VC: I recall the long drafting sessions at the meeting and was very pleased with two of its major outcomes. The first was the translation of the work of the Brundtland Commission on sustainable development into inter-governmental agreement, which in turn led to the work on climate change, including the Langkawi Declaration, as well as my involvement in the early stages of establishing the Guyana tropical forestry project. The second was the launch of the Hibiscus Fund, a private fund managing equities from a variety of Commonwealth emerging market stock exchanges. I spent a long time working with my colleagues Vishnu Persaud and Bishakha Mukherjee (and the International Finance Corporation in Washington) to catalyse this fund. It was immensely gratifying when this fund, one of the early emerging market funds, became operative.

I am also proud of the fact that the work I did with Commonwealth colleagues and experts, as well as with the Brundtland Commission, helped to lay the foundations for climate change policy.

SM: What are the prospects for achieving a greater international commitment to address climate change at Rio+20? And what part can the Commonwealth play in this process?

VC: The climate change debate has reached something of an impasse. While major emerging economies, including China, Brazil and India, broadly accept that they have a big role in curbing carbon emissions, they also face domestic pressures to maximise economic growth for poverty reduction. In major developed nations like the US and Canada, there is a strong political resistance to abatement measures. Resource-rich oil producers like Russia are not engaging. The main political victims of climate change – African countries where rain-fed subsistence farming is the norm as well as small states – are not powerful players. There is a powerful global self-interest in survival and a worrying lack of urgency and that trend continues.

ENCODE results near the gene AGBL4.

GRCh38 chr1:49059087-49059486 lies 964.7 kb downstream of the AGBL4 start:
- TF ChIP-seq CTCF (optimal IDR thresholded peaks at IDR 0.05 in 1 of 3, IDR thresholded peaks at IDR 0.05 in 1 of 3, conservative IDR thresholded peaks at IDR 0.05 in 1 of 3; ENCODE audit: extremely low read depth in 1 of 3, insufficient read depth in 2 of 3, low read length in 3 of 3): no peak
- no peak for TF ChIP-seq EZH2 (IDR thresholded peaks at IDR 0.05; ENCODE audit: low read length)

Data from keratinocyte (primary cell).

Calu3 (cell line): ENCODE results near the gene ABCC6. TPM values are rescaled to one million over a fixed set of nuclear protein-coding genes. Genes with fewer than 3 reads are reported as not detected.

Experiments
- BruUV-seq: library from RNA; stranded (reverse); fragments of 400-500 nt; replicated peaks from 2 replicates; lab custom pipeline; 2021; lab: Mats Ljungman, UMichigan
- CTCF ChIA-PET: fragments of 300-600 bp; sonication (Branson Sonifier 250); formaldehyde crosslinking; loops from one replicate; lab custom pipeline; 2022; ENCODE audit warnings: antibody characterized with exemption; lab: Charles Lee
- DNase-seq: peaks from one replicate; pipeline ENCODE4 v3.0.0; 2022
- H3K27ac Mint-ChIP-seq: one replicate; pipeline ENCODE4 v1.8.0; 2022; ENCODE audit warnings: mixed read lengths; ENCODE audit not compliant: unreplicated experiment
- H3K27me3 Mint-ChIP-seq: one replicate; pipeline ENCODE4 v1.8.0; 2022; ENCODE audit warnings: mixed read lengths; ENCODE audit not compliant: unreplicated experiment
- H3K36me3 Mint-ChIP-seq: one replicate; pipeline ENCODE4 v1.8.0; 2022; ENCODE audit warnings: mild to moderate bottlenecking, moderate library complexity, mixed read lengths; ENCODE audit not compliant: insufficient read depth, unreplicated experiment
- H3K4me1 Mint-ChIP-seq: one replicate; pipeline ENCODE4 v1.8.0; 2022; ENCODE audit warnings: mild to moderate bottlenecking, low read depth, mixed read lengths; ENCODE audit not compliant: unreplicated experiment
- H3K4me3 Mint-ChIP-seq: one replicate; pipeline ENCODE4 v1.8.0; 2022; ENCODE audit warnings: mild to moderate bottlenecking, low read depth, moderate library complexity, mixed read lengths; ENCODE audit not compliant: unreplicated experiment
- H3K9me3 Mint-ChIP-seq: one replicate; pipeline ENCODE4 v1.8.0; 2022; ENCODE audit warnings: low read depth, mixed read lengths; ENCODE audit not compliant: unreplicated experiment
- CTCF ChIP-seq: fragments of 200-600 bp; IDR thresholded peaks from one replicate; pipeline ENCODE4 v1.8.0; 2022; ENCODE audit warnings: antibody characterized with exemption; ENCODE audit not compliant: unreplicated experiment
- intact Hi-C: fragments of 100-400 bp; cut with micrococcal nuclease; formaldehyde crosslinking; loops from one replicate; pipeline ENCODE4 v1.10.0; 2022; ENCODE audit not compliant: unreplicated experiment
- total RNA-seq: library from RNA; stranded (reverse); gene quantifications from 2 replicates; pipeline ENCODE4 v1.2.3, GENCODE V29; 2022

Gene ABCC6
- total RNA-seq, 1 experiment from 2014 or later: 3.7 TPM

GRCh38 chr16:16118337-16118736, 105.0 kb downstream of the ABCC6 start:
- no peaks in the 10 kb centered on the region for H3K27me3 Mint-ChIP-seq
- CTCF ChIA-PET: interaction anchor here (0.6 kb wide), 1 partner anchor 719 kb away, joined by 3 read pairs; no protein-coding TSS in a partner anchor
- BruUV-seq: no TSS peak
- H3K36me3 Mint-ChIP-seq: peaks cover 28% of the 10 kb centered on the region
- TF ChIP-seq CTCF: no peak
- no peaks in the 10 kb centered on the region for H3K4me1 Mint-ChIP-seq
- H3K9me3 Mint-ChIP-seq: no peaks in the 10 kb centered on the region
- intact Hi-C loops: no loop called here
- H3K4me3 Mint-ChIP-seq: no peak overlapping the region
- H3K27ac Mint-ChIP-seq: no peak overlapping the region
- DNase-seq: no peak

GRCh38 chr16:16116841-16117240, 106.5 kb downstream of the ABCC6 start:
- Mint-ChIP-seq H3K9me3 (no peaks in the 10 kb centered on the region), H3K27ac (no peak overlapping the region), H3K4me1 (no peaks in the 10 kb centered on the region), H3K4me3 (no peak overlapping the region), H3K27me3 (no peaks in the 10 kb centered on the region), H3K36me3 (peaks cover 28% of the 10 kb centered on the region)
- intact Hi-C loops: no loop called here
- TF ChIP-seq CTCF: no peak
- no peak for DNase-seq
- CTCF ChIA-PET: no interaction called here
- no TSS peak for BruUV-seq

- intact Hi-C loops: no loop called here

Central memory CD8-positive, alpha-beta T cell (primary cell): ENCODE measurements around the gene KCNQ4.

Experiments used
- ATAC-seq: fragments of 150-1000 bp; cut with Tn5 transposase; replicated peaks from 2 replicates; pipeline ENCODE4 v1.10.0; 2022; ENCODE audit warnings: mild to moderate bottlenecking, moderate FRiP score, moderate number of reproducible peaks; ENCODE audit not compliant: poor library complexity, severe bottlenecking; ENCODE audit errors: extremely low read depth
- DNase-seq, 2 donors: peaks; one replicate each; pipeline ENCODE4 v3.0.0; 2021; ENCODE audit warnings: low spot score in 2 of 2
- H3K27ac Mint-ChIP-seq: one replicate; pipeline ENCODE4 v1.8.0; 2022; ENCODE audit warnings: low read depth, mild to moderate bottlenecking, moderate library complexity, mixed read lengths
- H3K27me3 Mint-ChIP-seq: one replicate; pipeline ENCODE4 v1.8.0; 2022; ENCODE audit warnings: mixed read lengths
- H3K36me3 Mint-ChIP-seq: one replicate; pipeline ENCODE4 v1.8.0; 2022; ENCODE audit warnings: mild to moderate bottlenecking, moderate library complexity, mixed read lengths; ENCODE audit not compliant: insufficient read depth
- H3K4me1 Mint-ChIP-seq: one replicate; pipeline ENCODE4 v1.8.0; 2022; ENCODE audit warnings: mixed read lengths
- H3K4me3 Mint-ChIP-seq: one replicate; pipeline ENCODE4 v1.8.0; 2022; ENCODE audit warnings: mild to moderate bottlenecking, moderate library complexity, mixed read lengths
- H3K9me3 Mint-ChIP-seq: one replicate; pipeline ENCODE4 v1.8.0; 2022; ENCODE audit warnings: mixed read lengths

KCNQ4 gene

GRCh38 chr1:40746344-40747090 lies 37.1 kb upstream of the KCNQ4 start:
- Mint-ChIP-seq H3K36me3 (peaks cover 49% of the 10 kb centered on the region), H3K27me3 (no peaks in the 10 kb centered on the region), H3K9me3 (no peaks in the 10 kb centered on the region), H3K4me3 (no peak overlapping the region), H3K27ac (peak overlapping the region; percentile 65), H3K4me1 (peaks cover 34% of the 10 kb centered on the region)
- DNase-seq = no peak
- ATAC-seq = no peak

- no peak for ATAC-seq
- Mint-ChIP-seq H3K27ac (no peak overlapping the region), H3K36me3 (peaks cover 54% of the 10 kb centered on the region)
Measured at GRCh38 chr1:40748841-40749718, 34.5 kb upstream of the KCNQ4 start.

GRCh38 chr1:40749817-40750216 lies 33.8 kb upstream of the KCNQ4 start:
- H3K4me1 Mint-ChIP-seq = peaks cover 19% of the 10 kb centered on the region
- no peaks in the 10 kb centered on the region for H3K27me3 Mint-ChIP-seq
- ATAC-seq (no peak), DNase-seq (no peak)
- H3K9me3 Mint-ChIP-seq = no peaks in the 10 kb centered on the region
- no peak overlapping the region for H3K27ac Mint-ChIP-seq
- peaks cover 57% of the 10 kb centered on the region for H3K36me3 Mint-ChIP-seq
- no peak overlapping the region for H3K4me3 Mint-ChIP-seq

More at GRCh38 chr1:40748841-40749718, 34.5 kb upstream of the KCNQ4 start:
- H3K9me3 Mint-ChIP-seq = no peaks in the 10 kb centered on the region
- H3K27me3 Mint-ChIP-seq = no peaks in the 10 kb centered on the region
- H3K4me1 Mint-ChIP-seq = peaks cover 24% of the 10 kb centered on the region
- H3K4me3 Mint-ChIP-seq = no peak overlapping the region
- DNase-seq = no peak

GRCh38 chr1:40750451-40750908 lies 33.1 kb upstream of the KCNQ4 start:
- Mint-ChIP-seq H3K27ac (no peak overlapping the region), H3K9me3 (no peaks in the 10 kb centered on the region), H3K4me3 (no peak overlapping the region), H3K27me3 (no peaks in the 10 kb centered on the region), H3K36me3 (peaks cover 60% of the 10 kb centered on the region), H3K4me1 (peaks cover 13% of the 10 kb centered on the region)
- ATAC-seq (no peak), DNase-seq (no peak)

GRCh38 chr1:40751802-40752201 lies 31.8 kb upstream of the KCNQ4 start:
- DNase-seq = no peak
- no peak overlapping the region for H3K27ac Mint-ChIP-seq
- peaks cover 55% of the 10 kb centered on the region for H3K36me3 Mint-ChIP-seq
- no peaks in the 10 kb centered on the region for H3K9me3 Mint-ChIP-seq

SM: Thank you, Vince.



BM: Vince, what has changed since your interview with Stuart and in the last decade since Rio+?

VC: In the decade since I answered the above questions as Secretary of State, there are sources of both optimism and pessimism.

On the optimistic side there have been big advances in renewable energy technology at competitive cost. The big expansion of wind power in the UK, actively promoted by the Coalition government through the Green Investment Bank and electricity pricing reform, has become competitive in price with hydrocarbons – now, essentially, natural gas – and is becoming the dominant power source. In the transport sector, electric vehicles are taking off, including hydrogen vehicles in the heavy trucks field. However, there is a lack adequate charging infrastructure so far. There are comparable advances in Europe, Japan and parts of the USA.

On an international plane, the 2016 Paris Accord set specific and ambitious long- term targets for greenhouse gas reduction and was saved from collapse by the constructive intervention of Presidents Obama and Xi. China, as the leading emitter, also appears to have accepted a leadership role with ambitious renewable and nuclear power development, electric vehicles and carbon pricing, but it is still heavily dependent on coal.

The negatives centre on the remorseless rise in emissions and temperatures across the globe. Achieving the ‘safe’ level of 1.5 degree Celsius temperature rise looks very difficult especially as national commitments to ‘net zero’ are often vague and lacking in substance. Some important countries like Australia, Russia, and Brazil deny responsibility. The US opted out of the process under President Trump and there remains significant political resistance. Furthermore, the new ‘Cold War’ with China is preventing practical cooperation.

In the approach to COP26 it is not clear that governments can agree on a plausible net zero future, let alone implement it. But it is critical that agreement is reached and implemented. Time is not on our side and the world’s future is at stake.

BM: Thank you, Vince.